ROCHESTER, N.Y. (WROC) — Across the nation on TV and social media, there are constant reminders of those who died as a result of police encounters: From George Floyd in Minnesota, to Tyshon Jones and Daniel Prude here in Rochester.
The constant bombardment of these images are played out daily, some say leading to trauma and stress in sections of society.
Local leaders in the Black community spoke with News 8 about the lack of mental health resources for some of those dealing with the trauma of these events, and what people can do to get access to help.
Shani Wilson, a physician’s assistant and head of the Police Accountability Board, says for many in the Black community, seeing and dealing with these instances can be “extremely exhausting” emotionally, leading to forms of trauma.
“But also, trauma with helplessness,” says Wilson.
She says a number of people are having stress reactions— they’re angry, losing sleep, and sometimes, they just don’t feel safe on the streets. Wilson says resources for professional help are spread thin in the inner city.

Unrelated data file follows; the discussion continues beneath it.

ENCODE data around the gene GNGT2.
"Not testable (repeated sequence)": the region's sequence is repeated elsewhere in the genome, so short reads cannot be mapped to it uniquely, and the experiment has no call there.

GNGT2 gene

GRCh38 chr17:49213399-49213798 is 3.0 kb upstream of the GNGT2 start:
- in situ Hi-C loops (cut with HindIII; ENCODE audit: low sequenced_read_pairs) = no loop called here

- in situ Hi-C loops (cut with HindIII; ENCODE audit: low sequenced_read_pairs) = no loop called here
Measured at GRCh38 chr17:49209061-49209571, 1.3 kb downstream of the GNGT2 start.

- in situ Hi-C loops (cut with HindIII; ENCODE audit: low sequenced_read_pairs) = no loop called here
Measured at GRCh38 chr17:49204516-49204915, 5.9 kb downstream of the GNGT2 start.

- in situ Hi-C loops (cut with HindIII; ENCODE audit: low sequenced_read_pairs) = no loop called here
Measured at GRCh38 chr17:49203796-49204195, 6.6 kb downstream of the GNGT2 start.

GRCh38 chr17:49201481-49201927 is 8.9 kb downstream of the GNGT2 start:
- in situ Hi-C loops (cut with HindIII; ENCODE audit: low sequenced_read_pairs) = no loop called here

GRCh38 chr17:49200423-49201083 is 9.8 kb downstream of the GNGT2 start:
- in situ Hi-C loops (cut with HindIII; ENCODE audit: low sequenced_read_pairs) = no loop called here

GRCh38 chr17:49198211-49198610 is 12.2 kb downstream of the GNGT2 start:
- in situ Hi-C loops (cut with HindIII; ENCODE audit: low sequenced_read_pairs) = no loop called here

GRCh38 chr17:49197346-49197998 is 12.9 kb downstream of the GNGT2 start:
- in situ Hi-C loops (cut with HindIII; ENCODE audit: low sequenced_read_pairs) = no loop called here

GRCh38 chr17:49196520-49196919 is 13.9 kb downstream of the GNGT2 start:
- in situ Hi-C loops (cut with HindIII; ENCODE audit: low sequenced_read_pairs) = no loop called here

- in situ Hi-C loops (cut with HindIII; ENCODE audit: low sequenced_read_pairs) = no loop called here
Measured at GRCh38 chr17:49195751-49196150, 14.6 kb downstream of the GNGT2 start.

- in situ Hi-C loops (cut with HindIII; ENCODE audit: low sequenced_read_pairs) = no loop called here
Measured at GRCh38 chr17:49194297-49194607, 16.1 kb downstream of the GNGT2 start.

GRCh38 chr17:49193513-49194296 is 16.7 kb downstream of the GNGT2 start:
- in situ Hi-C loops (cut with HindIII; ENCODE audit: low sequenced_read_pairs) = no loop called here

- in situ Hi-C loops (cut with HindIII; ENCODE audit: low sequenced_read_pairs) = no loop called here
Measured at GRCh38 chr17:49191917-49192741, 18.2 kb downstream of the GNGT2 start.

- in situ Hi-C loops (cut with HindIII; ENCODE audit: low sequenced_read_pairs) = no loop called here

“There’s not enough. There are not enough resources,” she says. Wilson says funds need to be diverted to get mental health help in the neighborhoods that need it the most.
Melanie Funchess with Ubuntu Village Works LLC, says people want to talk to those who have had similar experiences. She says some professionals out there might not be the best choice.
“Even if you’re a Black practitioner, everyone is trained in this same Euro-centric system. There is racism backed into the cookies of psychology,” she says.
Wilson says for outlets, the workplace isn’t really an area to talk, and social media can be an empty platform. Some of that anger can come out in demonstrations across the nation.
“Your reputation matters, right? Your job matters. Are people really being heard? Because if they did, they really wouldn’t be rioting,” says Wilson. “When people feel like they don’t have other options, they will turn to anger because it causes people to pay attention,” she says.
Funchess says if you’re feeling overwhelmed, know that you are not alone. Reach out to a friend or support group.
“You can call 211 LifeLine, you can call different places in the community,” she says.
Wilson says to process your feelings to get them out. Journal writing is a great way to do that. “These are problems that are unfortunately not going away,” she says until changes can come.
Wilson says if you feel overwhelmed and you need to see a mental health specialist, reach out to your primary care physician first. They can then refer you to a specialist based on your specific needs.